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Man accused of running car into crowd of protesters appears in court

The Maumee man accused of running his car into a group of protesters in Charlottesville, Virginia made his first court appearance on Monday.

(CHARLOTTSVILLE, VA) - The Maumee man accused of running his car into a group of protesters in Charlottesville, Virginia made his first court appearance on Monday.

James Fields Jr. was arraigned over a TV screen that was set up in the corner of the courtroom.

Outside of the courtroom a suspected Neo-Nazi sympathizer started shouting, which prompted people to shout back "Nazis, go home," and "We don't want you here."

RELATED: Maumee man who ran car into protesters openly supported white supremacy 

The man was taken away by police into city hall.

The judge appointed an attorney to Fields Jr., who has yet to accept the case.

Police records show a glimpse of a potential violent childhood for Fields, who was accused of beating his mother and threatening her with a knife on two separate occasions when he was just 13.

Maumee police said they had pulled Fields over in May due to expired tags on his Dodge Challenger, the same car he used to run into the Virginia crowd.

Police say Fields was polite and paid the fine without any trouble.

"I think it's crazy how you would come from so far away to spew such hate and it's pretty sad that he actually, to realize that this is still so prevalent and prominent," said Chris McMillian, who drove into Virginia from the Washington, D.C. area. "I know it happens but to think it happens and to know it happens and then to see it happen are two totally different things, and it's completely sad."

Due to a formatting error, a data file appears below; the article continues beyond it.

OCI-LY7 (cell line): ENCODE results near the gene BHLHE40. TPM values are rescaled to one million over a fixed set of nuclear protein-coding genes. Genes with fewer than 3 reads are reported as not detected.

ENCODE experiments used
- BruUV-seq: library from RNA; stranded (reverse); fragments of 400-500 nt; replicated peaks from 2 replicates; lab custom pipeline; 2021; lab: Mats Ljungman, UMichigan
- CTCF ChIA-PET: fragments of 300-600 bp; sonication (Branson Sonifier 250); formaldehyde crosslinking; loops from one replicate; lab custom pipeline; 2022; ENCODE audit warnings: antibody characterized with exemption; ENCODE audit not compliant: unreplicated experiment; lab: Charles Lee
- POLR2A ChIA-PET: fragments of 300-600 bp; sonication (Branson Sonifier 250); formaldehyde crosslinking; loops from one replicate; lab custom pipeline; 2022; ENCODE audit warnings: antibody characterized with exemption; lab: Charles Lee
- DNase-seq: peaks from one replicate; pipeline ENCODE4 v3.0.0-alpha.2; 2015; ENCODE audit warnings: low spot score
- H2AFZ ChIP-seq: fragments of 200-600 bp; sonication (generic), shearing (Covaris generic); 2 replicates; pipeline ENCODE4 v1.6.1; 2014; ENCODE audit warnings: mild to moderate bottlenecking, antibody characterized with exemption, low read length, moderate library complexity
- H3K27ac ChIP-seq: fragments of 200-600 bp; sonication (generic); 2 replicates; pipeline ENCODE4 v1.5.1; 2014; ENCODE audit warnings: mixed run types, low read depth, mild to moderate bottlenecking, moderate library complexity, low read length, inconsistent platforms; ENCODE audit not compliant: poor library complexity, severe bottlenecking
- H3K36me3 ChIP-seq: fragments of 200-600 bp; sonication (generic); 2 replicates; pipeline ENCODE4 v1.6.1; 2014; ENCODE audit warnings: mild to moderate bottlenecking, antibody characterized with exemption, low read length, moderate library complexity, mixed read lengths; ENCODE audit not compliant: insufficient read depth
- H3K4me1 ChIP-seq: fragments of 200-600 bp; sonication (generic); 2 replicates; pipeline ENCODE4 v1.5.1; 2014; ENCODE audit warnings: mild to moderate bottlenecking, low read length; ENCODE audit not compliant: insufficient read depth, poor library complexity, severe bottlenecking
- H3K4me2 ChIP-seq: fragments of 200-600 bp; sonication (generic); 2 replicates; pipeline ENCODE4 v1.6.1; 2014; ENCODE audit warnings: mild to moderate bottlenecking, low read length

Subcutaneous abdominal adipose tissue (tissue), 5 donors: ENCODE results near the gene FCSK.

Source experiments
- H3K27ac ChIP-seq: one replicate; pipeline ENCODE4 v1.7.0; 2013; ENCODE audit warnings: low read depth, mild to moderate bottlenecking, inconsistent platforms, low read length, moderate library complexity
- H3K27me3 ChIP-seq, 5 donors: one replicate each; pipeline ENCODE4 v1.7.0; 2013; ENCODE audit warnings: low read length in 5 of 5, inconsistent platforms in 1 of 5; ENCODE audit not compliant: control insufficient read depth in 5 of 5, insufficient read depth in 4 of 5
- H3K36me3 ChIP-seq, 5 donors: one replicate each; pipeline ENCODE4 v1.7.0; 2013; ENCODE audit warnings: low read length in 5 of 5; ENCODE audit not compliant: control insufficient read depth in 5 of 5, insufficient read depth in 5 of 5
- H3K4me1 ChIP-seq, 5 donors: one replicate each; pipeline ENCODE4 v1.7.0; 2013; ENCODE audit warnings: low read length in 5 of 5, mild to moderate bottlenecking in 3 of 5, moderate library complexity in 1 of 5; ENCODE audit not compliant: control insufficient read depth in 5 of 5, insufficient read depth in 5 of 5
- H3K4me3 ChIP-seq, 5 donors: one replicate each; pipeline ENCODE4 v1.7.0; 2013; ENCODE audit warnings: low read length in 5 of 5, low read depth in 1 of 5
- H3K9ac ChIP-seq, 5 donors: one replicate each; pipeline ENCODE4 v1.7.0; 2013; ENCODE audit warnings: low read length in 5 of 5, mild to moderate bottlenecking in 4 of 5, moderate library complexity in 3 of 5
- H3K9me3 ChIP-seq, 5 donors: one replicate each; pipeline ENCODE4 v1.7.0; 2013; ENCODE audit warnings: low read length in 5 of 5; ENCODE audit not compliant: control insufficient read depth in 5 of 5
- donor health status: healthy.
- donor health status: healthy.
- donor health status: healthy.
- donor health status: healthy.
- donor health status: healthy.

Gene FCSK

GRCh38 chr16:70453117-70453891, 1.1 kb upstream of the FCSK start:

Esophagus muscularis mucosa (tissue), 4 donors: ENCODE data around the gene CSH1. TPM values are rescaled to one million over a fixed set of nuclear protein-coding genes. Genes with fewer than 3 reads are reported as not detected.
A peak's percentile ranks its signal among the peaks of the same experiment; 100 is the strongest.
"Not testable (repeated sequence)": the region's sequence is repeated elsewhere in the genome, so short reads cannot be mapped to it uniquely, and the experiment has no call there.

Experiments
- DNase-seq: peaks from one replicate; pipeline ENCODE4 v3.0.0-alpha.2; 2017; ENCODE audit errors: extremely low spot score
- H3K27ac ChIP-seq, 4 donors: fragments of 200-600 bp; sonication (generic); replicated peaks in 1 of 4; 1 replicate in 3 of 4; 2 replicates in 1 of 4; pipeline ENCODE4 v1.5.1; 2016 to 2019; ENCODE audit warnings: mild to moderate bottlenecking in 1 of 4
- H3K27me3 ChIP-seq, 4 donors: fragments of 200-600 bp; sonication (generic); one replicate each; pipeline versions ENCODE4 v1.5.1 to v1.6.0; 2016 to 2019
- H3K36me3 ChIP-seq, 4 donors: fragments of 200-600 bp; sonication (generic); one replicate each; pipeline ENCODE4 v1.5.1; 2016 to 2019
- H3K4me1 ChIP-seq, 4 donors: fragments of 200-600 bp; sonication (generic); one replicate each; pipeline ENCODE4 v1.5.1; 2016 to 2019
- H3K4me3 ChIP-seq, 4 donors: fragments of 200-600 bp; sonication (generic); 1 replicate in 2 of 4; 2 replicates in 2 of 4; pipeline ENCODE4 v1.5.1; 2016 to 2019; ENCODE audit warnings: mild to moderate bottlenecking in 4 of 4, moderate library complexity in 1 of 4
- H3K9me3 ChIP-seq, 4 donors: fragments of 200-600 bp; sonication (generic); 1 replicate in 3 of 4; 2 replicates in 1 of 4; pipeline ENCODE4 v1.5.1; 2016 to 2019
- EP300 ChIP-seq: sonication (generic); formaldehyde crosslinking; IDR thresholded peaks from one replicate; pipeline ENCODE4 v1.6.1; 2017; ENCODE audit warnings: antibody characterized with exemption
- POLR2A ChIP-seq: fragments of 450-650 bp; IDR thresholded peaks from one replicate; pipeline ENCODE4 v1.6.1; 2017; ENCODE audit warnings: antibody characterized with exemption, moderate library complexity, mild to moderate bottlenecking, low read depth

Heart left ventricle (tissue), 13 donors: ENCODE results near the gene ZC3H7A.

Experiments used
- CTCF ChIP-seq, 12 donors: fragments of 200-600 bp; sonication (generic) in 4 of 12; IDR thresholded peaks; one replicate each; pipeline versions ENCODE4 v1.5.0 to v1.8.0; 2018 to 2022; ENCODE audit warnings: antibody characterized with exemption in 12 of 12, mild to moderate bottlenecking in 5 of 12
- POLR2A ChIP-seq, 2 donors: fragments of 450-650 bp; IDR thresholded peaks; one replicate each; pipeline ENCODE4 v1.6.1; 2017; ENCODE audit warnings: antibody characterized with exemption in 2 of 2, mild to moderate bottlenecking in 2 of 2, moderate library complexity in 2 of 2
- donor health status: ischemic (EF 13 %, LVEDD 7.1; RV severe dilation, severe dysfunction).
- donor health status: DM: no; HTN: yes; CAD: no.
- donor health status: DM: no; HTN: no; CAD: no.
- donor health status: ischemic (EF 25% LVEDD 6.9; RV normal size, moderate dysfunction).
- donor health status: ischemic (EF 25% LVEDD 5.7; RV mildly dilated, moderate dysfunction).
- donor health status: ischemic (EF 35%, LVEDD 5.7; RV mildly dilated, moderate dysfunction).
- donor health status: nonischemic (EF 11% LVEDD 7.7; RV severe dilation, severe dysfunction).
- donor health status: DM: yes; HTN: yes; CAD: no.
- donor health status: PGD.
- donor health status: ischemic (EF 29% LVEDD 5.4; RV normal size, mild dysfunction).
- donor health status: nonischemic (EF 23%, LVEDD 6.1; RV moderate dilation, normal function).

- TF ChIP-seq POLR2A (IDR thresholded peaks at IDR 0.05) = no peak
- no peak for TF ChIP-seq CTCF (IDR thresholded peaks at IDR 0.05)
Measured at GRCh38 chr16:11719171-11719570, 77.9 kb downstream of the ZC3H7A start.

Fields Jr. told the judge he works at Securitas, a security services company in Maumee, and makes $650 every two weeks. Fields Jr. said he had no ties to the Charlottesville area.

The judge told Fields Jr. that he was charged with murder, malicious wounding and hit and run. Fields told the judge that he understood those charges.

"This isn't about a statue," said Lucas De Lorenzo Eberly, who visited the Charlottesville Memorial. "This is about somebody with so much hate that they just tried to slaughter them."

Meanwhile, people placed flowers where the victims were hit at what is called the Pedestrian Mall. There was a special area to remember 32-year-old Heather Heyer, who was killed.

"I needed to explain to the children what happened and needed to help them understand and I needed for them to see that it wasn't just us struggling to understand, that this is for everybody in our country. Not just us," said Diana Filipi, a Charlottesville resident.

Heyer's father, Mark Heyer, said Heather's passion for peace and justice was real, not just "lip service". He also shared his thoughts on Fields.

"I don't hold any ill will toward this young fellow that did this. He's stupid, okay? He's 20 years old. He doesn't have enough sense to make a lifelong decision about nothing. You know, I forgive him. Flat out, just forgive him," Heyer said.

Fields Jr. is being held without bond. He will next appear in court on August 25 at 11 a.m.